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A while back I started a Slack channel (Slack is essentially 2017 for “private chat room”) aimed at those with an interest in audio programming.  I wanted to keep it a bit informal, so I called it audiocoders.

If you’re interested in audio and programming (be it full on application development, scripting, or DSP) I’d love to invite you to the channel.  All you need to do is email (me [at] or Twitter DM me (@adamtcroft) your email address.

The rest of this post will address information about, FAQs, and some semi-formal expected conduct for the channel

About Audiocoders

  • What is the channel and why does it exist?
    As the owner of the channel, I consider audiocoders to be an extremely informal ground for discussion of audio, programming, and related interests.  The channel originally spawned off of the gameaudio channel, and therefore many conversations are rooted in that realm – however, they are not required to be.

The existence of the channel is to simply be a ground for knowledge and conversation.  My aim is you will always be freely allowed to seek answers to things you don’t yet understand and be met with help.  Additionally, you can just hang out!

  • Who is welcome to join?
    If you are interested in audio, programming, and sound processing (DSP) concepts – you’re welcome to join in!

The only caveat to those with said interests comes with job seeking/job seekers.  Audiocoders is not a job board.  You are free to Google “how to get a job in audio programming” or to look at suggested requirements on relevant job board postings.  Do not come in asking for a job or for “how to get a job” – instead, ask relevant questions!  For example:

Bad question: “I’m interested in getting a (game programming/DSP programming/plugin programming) job.  Any suggestions as to where I can start?”

Good question: “I just saw that Company X is hiring an Audio Programmer for their game engine.  I don’t have any C++ experience yet, how relevant is that?”

Good question: “I just found this position at Company Y for a Game Audio Programmer.  It’s not really clear what the actual job is – has anyone done a job like this before?”

  • I have a friend who is interested, how do I get them invited?
    Just like I invited you – send me an email or Twitter DM with their email address!  Be aware, if you provide that information instead of your friend contacting directly I will ask if you’ve gotten their approval and I’m not blind inviting them.  As well, I will ask questions to verify their background and interest so that we’re not inviting random people to our private room.
  • I’m in, I see there’s only one channel – can we have channels for topics?
    Currently, we’ve got one channel and we’re sticking to that for now.  I’ve entertained multiple topic-related channels, but currently the cons of that idea outweigh the pros.  That might change in the future, but for now – jump into the active conversation and if you’re away don’t worry about what you’re missing.

 Basic guidelines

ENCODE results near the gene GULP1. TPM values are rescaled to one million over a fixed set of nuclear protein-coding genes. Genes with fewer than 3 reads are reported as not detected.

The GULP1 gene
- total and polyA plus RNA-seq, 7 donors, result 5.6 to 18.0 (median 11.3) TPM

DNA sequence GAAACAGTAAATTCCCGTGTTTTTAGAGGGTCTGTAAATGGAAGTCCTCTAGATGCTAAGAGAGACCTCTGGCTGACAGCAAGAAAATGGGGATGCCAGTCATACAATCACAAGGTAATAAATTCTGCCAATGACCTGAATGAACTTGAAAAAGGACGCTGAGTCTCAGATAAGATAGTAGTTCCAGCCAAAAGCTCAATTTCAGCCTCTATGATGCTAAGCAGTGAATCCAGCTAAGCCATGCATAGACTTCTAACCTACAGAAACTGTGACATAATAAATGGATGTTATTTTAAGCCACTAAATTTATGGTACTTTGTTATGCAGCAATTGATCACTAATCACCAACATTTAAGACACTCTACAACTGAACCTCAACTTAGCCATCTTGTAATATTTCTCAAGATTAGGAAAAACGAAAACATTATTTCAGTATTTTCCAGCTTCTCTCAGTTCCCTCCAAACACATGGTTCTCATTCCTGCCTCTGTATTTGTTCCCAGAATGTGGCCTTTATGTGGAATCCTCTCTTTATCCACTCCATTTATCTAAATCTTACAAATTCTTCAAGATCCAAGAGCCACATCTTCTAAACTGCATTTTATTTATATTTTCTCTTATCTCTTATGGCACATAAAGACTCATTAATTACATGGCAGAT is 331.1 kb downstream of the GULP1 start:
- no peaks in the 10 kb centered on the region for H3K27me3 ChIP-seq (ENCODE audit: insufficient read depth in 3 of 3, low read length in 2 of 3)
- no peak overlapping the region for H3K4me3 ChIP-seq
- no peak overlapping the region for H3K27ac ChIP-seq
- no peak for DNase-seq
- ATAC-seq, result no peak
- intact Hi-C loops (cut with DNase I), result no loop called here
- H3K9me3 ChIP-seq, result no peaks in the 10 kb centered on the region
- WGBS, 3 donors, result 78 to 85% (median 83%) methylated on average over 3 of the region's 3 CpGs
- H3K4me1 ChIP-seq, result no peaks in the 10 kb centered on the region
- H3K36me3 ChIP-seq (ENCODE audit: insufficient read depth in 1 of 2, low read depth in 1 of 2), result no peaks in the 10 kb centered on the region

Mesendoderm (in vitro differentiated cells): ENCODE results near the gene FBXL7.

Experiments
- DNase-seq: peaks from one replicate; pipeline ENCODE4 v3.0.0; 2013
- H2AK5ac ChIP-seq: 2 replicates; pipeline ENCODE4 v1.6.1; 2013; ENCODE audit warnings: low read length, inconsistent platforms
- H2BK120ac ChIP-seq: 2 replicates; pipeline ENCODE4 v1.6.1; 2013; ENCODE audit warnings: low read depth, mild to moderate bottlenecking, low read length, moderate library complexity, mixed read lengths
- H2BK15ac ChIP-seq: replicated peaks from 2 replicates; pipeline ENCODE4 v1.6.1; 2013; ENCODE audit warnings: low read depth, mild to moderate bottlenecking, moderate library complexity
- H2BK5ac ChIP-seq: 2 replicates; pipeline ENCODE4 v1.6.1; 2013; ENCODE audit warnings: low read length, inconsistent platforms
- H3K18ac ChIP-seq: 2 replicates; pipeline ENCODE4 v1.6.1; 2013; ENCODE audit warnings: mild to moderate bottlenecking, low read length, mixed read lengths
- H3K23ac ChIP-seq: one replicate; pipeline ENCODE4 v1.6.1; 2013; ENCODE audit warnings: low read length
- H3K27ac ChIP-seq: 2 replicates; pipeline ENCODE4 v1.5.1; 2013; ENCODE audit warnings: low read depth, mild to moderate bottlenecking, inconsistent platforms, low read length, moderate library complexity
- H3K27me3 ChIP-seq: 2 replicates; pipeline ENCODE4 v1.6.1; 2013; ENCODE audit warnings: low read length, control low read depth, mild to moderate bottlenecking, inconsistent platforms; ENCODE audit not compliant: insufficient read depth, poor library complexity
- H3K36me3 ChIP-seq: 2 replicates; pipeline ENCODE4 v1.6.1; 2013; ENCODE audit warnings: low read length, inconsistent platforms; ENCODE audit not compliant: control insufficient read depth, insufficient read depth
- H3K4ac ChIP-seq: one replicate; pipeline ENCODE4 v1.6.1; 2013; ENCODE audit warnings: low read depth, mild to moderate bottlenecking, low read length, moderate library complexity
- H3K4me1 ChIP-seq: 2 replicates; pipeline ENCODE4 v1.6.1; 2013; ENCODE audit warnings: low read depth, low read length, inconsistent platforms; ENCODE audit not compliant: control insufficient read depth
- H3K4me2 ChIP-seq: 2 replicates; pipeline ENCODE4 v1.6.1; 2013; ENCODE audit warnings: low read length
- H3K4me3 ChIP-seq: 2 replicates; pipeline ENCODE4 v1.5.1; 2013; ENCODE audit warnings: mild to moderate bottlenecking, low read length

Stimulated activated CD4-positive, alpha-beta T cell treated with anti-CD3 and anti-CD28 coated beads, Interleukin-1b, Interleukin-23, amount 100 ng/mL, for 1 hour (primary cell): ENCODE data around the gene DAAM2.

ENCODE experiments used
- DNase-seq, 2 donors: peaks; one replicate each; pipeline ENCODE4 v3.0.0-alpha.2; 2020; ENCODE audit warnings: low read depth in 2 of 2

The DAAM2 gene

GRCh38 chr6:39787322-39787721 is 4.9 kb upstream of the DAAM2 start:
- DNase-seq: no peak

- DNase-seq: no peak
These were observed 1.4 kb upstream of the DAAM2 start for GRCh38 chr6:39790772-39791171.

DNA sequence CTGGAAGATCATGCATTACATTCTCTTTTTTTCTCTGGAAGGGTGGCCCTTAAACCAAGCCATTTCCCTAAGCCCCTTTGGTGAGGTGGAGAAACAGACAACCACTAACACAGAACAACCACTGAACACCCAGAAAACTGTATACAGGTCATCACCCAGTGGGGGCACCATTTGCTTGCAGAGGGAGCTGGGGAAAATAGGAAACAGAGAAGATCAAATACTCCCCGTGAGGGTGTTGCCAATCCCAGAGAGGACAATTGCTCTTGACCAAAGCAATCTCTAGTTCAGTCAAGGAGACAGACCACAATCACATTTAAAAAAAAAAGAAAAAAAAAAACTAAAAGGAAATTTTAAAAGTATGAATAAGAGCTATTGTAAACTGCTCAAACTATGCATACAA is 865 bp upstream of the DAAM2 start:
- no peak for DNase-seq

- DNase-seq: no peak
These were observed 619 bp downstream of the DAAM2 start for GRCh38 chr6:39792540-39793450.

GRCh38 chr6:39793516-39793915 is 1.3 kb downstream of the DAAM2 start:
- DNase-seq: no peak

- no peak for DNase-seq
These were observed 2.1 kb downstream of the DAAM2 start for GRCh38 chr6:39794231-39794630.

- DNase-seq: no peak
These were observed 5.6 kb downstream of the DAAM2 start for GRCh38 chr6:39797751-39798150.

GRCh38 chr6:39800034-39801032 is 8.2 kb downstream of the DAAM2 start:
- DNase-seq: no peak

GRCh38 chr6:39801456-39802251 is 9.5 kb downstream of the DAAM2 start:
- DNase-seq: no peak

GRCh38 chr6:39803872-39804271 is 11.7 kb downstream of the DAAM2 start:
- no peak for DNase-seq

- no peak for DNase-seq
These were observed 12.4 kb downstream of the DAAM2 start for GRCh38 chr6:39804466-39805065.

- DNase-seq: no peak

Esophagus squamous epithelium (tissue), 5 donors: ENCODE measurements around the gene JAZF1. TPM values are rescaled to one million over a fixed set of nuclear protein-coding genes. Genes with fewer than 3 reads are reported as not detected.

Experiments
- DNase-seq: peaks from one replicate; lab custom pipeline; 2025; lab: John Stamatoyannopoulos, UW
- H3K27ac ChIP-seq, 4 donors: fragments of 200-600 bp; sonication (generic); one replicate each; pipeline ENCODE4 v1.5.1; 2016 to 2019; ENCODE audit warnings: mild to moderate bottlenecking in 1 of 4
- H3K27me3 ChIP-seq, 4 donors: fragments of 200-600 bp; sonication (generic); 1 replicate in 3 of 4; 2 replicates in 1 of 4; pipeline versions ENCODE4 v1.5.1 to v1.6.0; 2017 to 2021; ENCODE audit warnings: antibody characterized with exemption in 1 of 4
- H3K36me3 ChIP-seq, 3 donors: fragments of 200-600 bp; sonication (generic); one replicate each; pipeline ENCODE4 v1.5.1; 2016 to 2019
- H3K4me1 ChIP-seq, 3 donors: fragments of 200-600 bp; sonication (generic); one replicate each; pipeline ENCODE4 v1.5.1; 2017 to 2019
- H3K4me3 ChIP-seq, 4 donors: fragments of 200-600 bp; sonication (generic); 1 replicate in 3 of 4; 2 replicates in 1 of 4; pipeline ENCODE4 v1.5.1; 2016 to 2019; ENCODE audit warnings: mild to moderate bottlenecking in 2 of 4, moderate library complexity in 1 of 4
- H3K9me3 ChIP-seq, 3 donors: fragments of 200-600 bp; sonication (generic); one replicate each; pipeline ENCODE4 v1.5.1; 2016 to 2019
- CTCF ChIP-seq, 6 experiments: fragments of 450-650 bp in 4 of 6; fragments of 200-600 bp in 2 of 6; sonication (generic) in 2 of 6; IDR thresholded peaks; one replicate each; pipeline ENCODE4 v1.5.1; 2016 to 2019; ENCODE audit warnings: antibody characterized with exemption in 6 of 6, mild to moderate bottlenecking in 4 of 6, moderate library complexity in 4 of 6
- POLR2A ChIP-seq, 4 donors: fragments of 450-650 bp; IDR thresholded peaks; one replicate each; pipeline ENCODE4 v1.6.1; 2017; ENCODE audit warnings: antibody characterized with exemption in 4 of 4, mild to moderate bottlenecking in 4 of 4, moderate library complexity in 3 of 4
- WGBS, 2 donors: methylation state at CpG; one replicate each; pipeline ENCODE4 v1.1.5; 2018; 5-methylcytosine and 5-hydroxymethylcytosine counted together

There are no formal rules for audiocoders.  However, I do have certain conduct expectations.

  • Fill out the roll call
    When you first join, there is a “roll call” online spreadsheet.  Fill that out with your info so that people know who you are!
  • Add to the resources doc!
    There’s a channel resources doc that you get a link to when you first join.  Anyone with the link can contribute – and you’re highly encouraged to contribute!
  • Don’t be rude
    I hope this is easy to understand for everyone.  All persons in the channel are to be treated and respected as humans.  No labeling, name calling, or attacking any other individuals in the channel.
  • Jump into the current conversation!
    With having only one channel, there’s a high possibility you’ll return to the channel with multiple hundred unread messages.  Your expectation should be that you’ll miss some things, and that’s okay.  Jump into what the current topic is, or bring your own topic!  You can also set keywords within Slack, so you get notified when people are discussing specific things.
  • Thread your rants, please
    If you have a topic you would like to discuss uninterrupted at length, it’s preferred (not required) that you thread them.  This helps other conversations and questions not instantly get shoved out of the way.  Others are free to reply in-line or in general chat.
  • Opinions and disagreements are valued
    If you disagree with someone’s opinion then please air that opinion!  While this disagreement risks rolling into the dreaded “internet argument shouting match”, that would violate don’t be rude.  The expectation is that those disagreeing are adult enough to express it while not being outright disrespectful.  Remember, personal attacks are disrespect – differences of opinion are not.
  • Seek to help, pay attention to, and care for others
    It’s your responsibility to make others feel at home and welcome.  If someone is asking a question or for help and you don’t know the answer – the expectation is that you don’t just shrug and reply with “I don’t know”, but that you provide your resources or do a quick search to help.

This extends to if someone is new and doesn’t understand Slack, or audio programming concepts in general.  Be friendly, and air on the side of being too helpful!

That’s it for now!  I hope you’re interested and excited.  This page will be updated over time as topics and details in the Slack change.

For now, if you’re interested – don’t hesitate to get in touch with me!

Copyright 2016-2017, Adam T. Croft, all rights reserved.